What is your government’s plan on crop insurance schemes to protect farmers from vagaries of weather?

Ans:- At present, two Crop Insurance Schemes namely, National Agricultural Insurance Scheme (NAIS) and National Crop Insurance Schemes (NCIP) with three component schemes namely, Modified National Agricultural Insurance Scheme (MNAIS), Weather Based Crop Insurance Scheme (WBCIS) & Coconut Palm Insurance Scheme (CPIS) are under implementation in the country.

About 25% gross capped area is insured under aforesaid schemes. To provide awareness and to increase the outreach of the schemes, an insurance portal has been developed wherein all stakeholders including farmers, states, insurance companies and banks can get all requisite information.

As regards benefit of the Crop Insurance Schemes are concerned, from Rabi 1999-2000 to Rabi 2014-15 cumulatively, 31.97 crore farmers have been covered over an area of 45.91 crore hectares insuring a sum amounting to Rs. 5,29,594 crore.  Total premium of Rs. 2559 crore has been collected against the claims of ?45645 crore benefitting 10.94 crore farmers under aforesaid all schemes.

Improvement in crop insurance schemes to make them more scientific and to better serve the interests of the farmers is a continuous process.  In view of this, Government is desirous to introduce a new comprehensive crop insurance instrument to protect the income of the farmers. Government is also contemplating to implement a unified package insurance to cover activities like machinery, life, accident, health, livestock, house, student, children, crops etc. Government is also reviewing the financial burden of premium on farmer’ under existing schemes alongwith several improvements required for better administration of the schemes. The Consultation with various stakeholders including State Governments is going on for the purpose.

What are the specific measures the government has taken to transform the fisheries sector?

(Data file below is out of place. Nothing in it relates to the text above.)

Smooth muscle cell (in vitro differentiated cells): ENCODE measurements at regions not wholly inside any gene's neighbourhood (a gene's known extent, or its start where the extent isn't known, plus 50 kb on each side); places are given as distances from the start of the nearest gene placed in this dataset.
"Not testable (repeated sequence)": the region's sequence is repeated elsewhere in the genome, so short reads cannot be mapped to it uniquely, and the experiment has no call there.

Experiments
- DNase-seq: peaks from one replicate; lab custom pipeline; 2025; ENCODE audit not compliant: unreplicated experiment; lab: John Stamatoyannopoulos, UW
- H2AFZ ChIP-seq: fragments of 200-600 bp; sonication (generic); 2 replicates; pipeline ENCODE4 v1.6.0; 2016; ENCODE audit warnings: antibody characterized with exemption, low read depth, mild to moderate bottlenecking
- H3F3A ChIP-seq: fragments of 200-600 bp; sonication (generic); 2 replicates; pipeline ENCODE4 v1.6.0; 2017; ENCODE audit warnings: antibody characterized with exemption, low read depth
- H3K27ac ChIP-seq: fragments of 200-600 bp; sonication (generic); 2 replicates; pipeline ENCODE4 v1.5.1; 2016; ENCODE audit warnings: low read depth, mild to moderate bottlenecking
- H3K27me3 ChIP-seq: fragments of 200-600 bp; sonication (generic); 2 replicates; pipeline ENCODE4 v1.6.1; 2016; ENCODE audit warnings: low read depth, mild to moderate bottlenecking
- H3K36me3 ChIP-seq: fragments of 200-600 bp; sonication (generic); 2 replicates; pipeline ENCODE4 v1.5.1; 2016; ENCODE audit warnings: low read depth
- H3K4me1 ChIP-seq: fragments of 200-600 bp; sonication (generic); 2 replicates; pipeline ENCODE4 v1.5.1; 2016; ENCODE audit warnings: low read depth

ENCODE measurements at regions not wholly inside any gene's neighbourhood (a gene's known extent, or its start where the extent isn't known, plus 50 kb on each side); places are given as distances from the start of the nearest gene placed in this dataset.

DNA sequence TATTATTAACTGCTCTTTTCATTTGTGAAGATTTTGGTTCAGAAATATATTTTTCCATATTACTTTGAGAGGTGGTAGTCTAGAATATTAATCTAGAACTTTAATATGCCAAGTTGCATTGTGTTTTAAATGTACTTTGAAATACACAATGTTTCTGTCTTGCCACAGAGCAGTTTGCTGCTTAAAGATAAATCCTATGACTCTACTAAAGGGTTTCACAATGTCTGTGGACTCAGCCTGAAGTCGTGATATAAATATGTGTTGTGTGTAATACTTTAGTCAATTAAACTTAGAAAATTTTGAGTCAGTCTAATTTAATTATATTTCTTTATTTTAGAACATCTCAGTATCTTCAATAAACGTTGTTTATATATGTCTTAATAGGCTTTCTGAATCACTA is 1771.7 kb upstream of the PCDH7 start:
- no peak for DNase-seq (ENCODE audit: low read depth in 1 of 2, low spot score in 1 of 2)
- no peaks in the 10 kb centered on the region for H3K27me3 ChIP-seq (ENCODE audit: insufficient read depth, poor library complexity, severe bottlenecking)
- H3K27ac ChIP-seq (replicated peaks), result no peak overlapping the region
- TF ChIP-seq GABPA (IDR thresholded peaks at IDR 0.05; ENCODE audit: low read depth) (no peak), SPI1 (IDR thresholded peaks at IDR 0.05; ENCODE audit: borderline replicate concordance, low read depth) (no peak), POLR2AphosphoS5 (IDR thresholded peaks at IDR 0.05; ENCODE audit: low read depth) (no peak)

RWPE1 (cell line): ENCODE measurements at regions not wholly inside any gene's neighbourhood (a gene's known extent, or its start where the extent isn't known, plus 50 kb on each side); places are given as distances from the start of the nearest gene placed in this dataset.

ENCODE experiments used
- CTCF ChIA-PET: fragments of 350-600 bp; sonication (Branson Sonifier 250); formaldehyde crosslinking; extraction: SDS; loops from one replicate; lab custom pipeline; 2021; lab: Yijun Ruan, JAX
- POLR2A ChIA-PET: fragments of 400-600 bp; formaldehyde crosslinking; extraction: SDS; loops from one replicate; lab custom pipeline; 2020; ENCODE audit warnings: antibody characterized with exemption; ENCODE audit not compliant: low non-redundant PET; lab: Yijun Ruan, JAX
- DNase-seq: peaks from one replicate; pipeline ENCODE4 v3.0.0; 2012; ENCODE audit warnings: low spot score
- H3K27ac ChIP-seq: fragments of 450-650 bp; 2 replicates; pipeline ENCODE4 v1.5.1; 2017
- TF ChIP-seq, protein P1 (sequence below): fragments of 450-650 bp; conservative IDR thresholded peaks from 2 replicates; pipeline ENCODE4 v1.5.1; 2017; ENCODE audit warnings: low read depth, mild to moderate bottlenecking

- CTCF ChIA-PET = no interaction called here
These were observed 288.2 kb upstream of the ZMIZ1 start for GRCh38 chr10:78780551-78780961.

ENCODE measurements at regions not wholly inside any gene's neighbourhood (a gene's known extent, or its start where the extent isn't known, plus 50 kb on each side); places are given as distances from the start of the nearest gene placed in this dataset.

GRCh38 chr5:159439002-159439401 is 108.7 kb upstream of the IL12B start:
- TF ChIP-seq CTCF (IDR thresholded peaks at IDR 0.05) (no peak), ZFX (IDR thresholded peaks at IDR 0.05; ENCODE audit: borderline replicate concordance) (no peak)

Ans:- India has made great strides in the area of Fisheries and is the second highest producer of fish in the world with the production over 10 million tonnes (2014-15).

The Blue Revolution visualizes the creation of an enabling environment focused towards an integrated and holistic development & management approach for the growth of the fisheries and aquaculture sector in the country, keeping in view the bio-security and environmental concerns.

The main objectives of the Blue Revolution are to increase the overall fish production in a sustainable manner for economic prosperity from the available water resources, introduce new technologies in the sector for responsible and sustainable utilization of resources in an eco-friendly manner, ensure food and nutritional security, generate employment and export earnings and ensure inclusive development and empower fishers and aquaculture farmers. The initial results of this restructured programmes led to an increase in fish production by 5.2% during 2014-15.

How is the government prepared to manage drought like situation in the country, if any?

Ans:- Central Research Institute of Dry land Agriculture (CRIDA), in collaboration with State Agricultural Universities has prepared contingency plans for 580 districts for implementing location specific interventions to sustain agriculture production in the eventuality of weak monsoon/deficient rainfall.

States are advised to ensure availability of short duration and drought tolerant varieties of seeds so as to be in a position to supply them to farmers in case such a need arises. States have also been advised to keep asides 10% of funds available under Rashtriya Krishi Vikas Yojana (RKVY) and other schemes for undertaking appropriate interventions to mitigate any situation arising out of deficient rainfall.

States have also been requested to construct water harvesting structures, restore irrigation infrastructure by de-silting canals, energizing tube wells, replacing/repairing faulty pumps and arranging power to meet irrigation needs.

Field functionaries and extension workers under Agricultural Technology Management Agency (ATMA) and other schemes are educating, training and making the farmers aware of various techniques to overcome deficient rainfall. Farmers are also being advised through Farmers’ SMS portal, Kisan call centres, Kisanvani Programme of All India Radio (AIR) and Krishi Darshan Programme of Doordarshan.

We are also advising farmers to adopt techniques such as in-situ moisture conservation, on  farm water conservation, ridge furrow sowing, promoting suitable agronomic practices including mulching, inter cropping, mixed cropping andsowing of less water consuming crops.